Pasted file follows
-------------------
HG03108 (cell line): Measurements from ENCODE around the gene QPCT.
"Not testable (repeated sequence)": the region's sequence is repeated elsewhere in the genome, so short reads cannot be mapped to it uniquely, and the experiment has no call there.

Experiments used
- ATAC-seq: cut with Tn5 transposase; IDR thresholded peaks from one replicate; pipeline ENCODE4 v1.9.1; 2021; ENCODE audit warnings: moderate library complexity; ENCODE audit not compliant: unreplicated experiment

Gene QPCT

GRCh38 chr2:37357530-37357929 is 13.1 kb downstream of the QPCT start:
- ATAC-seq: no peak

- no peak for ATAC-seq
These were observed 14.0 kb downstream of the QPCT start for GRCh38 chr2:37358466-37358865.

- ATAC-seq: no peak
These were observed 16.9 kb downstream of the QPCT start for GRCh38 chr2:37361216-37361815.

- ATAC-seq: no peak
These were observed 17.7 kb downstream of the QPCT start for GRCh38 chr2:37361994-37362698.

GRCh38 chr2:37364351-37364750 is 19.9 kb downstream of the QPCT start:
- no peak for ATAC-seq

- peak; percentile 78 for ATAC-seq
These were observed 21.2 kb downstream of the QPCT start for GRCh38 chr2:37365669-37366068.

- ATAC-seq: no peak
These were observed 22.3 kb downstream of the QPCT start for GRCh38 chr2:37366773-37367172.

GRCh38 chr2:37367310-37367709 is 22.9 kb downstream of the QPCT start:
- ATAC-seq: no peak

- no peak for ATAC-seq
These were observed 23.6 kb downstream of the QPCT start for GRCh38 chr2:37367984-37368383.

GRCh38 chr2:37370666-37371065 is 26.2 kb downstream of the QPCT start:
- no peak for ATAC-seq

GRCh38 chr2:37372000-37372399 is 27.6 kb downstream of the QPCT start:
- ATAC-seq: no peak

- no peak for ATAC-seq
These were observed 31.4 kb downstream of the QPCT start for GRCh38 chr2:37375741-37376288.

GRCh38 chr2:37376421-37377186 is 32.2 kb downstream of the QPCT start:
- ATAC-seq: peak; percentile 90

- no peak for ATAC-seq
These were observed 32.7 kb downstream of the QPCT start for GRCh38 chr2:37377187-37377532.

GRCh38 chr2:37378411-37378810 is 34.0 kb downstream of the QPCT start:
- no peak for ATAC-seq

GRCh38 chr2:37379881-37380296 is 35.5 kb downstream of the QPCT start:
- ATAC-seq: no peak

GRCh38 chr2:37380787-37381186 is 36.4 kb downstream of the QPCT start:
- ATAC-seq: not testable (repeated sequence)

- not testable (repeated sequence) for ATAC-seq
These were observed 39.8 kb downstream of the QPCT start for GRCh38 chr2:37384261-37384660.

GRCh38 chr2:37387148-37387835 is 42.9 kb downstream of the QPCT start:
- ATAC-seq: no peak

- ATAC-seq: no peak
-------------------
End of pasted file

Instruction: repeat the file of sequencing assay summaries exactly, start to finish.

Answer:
HG03108 (cell line): Measurements from ENCODE around the gene QPCT.
"Not testable (repeated sequence)": the region's sequence is repeated elsewhere in the genome, so short reads cannot be mapped to it uniquely, and the experiment has no call there.

Experiments used
- ATAC-seq: cut with Tn5 transposase; IDR thresholded peaks from one replicate; pipeline ENCODE4 v1.9.1; 2021; ENCODE audit warnings: moderate library complexity; ENCODE audit not compliant: unreplicated experiment

Gene QPCT

GRCh38 chr2:37357530-37357929 is 13.1 kb downstream of the QPCT start:
- ATAC-seq: no peak

- no peak for ATAC-seq
These were observed 14.0 kb downstream of the QPCT start for GRCh38 chr2:37358466-37358865.

- ATAC-seq: no peak
These were observed 16.9 kb downstream of the QPCT start for GRCh38 chr2:37361216-37361815.

- ATAC-seq: no peak
These were observed 17.7 kb downstream of the QPCT start for GRCh38 chr2:37361994-37362698.

GRCh38 chr2:37364351-37364750 is 19.9 kb downstream of the QPCT start:
- no peak for ATAC-seq

- peak; percentile 78 for ATAC-seq
These were observed 21.2 kb downstream of the QPCT start for GRCh38 chr2:37365669-37366068.

- ATAC-seq: no peak
These were observed 22.3 kb downstream of the QPCT start for GRCh38 chr2:37366773-37367172.

GRCh38 chr2:37367310-37367709 is 22.9 kb downstream of the QPCT start:
- ATAC-seq: no peak

- no peak for ATAC-seq
These were observed 23.6 kb downstream of the QPCT start for GRCh38 chr2:37367984-37368383.

GRCh38 chr2:37370666-37371065 is 26.2 kb downstream of the QPCT start:
- no peak for ATAC-seq

GRCh38 chr2:37372000-37372399 is 27.6 kb downstream of the QPCT start:
- ATAC-seq: no peak

- no peak for ATAC-seq
These were observed 31.4 kb downstream of the QPCT start for GRCh38 chr2:37375741-37376288.

GRCh38 chr2:37376421-37377186 is 32.2 kb downstream of the QPCT start:
- ATAC-seq: peak; percentile 90

- no peak for ATAC-seq
These were observed 32.7 kb downstream of the QPCT start for GRCh38 chr2:37377187-37377532.

GRCh38 chr2:37378411-37378810 is 34.0 kb downstream of the QPCT start:
- no peak for ATAC-seq

GRCh38 chr2:37379881-37380296 is 35.5 kb downstream of the QPCT start:
- ATAC-seq: no peak

GRCh38 chr2:37380787-37381186 is 36.4 kb downstream of the QPCT start:
- ATAC-seq: not testable (repeated sequence)

- not testable (repeated sequence) for ATAC-seq
These were observed 39.8 kb downstream of the QPCT start for GRCh38 chr2:37384261-37384660.

GRCh38 chr2:37387148-37387835 is 42.9 kb downstream of the QPCT start:
- ATAC-seq: no peak

- ATAC-seq: no peak